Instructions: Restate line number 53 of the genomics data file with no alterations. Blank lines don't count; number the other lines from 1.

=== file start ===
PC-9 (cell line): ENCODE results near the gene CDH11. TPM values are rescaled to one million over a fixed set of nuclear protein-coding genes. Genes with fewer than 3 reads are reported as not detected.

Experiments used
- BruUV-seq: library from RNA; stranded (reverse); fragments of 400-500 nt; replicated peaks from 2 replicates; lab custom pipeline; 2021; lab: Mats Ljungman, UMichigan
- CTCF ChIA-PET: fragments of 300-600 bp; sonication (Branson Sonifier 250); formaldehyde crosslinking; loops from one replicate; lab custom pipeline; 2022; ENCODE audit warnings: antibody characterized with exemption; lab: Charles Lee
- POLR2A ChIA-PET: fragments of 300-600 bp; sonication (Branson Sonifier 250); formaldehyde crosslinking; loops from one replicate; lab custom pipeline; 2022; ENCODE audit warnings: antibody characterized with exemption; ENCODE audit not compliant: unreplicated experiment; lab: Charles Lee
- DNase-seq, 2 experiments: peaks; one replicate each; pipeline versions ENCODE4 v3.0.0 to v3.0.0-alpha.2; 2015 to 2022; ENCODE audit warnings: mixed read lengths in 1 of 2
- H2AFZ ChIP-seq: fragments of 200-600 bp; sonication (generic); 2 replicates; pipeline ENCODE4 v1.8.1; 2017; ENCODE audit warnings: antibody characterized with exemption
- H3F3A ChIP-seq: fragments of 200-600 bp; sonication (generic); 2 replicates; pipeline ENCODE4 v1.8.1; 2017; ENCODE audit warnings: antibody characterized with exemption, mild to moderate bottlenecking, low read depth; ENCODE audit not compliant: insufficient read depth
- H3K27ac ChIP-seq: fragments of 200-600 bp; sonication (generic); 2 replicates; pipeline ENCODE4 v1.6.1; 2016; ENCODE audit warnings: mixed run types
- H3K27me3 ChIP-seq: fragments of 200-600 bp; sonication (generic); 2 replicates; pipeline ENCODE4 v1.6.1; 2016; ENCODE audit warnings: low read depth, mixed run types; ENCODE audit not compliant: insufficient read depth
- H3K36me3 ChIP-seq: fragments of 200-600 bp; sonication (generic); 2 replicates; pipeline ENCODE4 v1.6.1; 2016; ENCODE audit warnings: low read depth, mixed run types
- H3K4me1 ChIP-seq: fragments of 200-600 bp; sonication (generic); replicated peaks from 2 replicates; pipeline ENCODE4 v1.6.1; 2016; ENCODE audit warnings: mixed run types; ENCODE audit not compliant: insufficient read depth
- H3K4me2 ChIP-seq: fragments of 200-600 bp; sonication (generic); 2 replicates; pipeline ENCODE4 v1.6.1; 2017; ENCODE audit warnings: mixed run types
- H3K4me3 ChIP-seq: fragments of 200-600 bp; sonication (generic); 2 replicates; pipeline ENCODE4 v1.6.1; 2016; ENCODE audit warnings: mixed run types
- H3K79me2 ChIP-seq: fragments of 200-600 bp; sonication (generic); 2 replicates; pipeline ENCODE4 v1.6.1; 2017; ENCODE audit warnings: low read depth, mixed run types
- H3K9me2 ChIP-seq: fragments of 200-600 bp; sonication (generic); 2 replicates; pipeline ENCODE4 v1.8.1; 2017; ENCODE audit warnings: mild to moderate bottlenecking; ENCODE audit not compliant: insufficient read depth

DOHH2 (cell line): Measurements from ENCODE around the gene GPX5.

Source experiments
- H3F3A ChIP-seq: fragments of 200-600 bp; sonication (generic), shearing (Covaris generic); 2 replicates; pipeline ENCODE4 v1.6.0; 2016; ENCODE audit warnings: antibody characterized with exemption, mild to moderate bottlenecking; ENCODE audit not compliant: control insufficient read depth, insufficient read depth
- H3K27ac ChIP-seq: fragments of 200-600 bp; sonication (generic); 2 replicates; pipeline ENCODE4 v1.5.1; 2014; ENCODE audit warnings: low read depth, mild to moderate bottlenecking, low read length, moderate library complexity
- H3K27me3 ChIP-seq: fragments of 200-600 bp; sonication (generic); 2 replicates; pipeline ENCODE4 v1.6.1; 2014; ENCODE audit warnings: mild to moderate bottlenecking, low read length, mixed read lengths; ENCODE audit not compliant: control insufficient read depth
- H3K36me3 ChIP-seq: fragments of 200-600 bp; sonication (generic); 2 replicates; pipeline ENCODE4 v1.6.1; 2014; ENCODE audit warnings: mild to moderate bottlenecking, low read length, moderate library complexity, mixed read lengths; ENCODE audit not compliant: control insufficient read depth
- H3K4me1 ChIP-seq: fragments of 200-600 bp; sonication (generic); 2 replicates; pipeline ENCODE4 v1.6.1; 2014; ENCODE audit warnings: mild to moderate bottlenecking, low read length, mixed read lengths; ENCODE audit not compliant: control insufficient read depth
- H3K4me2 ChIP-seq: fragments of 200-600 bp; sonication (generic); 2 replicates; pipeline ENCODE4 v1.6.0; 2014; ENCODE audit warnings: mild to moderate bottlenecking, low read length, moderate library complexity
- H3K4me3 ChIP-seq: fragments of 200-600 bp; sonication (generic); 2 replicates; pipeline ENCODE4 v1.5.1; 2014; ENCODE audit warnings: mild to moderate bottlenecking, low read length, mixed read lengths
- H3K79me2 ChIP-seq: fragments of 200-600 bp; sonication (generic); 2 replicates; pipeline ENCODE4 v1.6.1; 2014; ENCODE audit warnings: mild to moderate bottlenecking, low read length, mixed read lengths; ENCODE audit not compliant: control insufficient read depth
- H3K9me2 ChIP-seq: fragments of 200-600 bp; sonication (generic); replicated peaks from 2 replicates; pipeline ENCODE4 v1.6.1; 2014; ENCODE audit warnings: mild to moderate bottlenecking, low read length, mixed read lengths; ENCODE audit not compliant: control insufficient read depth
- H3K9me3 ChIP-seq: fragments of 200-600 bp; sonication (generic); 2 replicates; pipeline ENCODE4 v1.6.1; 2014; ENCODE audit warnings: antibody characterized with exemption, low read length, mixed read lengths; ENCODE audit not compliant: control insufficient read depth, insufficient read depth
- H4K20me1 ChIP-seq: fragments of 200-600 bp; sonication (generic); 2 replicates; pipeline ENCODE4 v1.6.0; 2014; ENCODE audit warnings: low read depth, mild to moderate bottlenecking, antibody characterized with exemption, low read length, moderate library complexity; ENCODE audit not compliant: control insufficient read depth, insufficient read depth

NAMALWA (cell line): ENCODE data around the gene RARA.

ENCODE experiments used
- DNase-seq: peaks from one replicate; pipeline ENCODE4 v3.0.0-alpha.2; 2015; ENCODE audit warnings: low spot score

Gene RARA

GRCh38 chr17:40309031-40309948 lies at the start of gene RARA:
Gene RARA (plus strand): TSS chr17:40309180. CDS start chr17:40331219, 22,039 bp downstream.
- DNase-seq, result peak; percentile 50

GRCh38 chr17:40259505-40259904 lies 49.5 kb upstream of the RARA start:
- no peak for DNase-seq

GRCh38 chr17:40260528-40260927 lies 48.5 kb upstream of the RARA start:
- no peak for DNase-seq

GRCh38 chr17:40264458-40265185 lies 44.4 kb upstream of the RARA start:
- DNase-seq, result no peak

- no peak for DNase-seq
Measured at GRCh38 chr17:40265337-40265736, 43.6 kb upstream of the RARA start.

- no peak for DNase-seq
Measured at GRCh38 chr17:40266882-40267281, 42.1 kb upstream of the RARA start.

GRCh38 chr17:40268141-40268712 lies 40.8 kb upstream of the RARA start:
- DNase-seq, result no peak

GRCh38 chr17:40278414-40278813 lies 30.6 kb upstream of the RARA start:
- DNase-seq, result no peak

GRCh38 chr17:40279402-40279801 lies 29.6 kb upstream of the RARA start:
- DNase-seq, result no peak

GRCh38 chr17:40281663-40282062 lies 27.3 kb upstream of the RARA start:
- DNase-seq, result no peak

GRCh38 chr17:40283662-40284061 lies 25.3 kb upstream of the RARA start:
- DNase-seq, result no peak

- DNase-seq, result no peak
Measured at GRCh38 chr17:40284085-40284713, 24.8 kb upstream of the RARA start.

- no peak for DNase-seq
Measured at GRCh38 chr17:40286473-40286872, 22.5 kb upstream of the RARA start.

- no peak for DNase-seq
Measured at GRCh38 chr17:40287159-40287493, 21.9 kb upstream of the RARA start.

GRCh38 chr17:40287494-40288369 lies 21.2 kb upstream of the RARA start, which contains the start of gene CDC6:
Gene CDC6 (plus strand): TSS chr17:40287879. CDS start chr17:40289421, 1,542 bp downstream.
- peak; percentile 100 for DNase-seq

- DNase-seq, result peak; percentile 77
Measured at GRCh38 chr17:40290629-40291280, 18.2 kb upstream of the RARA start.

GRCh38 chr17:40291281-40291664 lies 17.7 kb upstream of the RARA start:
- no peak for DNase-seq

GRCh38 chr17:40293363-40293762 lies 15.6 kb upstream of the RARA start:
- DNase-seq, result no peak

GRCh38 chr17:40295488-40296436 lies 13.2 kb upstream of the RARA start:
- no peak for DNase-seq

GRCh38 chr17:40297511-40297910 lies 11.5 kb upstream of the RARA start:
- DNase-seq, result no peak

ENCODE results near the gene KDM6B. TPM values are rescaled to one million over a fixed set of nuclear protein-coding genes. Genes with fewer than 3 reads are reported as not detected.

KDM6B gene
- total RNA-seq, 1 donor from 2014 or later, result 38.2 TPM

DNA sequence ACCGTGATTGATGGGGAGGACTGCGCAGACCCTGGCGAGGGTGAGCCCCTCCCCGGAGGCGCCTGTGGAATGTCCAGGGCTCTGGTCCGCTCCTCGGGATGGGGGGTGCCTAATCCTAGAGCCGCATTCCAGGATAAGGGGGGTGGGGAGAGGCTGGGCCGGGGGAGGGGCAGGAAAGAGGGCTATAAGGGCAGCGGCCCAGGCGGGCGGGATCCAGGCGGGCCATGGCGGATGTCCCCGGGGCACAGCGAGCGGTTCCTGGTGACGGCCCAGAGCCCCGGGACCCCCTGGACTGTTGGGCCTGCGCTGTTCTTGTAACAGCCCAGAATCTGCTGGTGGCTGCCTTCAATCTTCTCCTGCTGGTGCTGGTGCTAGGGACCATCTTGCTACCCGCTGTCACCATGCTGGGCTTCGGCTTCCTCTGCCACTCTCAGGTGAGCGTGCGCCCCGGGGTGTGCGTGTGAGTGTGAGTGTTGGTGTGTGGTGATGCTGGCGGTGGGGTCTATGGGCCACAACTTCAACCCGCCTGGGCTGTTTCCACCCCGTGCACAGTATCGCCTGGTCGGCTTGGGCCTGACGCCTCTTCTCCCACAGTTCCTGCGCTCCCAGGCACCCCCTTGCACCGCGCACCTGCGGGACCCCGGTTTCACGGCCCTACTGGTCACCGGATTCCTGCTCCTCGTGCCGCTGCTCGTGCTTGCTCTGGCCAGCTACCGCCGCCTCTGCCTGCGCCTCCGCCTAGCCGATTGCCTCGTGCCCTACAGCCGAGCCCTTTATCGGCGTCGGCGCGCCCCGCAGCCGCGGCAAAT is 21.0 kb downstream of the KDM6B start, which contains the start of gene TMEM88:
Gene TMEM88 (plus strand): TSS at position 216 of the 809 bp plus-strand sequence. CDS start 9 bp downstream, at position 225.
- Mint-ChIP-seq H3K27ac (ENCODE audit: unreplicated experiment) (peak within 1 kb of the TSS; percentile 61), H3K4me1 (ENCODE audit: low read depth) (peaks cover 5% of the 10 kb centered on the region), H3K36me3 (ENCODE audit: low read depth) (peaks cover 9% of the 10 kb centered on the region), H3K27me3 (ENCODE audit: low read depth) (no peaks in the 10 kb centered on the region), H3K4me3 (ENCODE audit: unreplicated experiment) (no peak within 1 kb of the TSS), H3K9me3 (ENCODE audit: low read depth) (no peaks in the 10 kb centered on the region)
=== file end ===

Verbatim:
GRCh38 chr17:40281663-40282062 lies 27.3 kb upstream of the RARA start: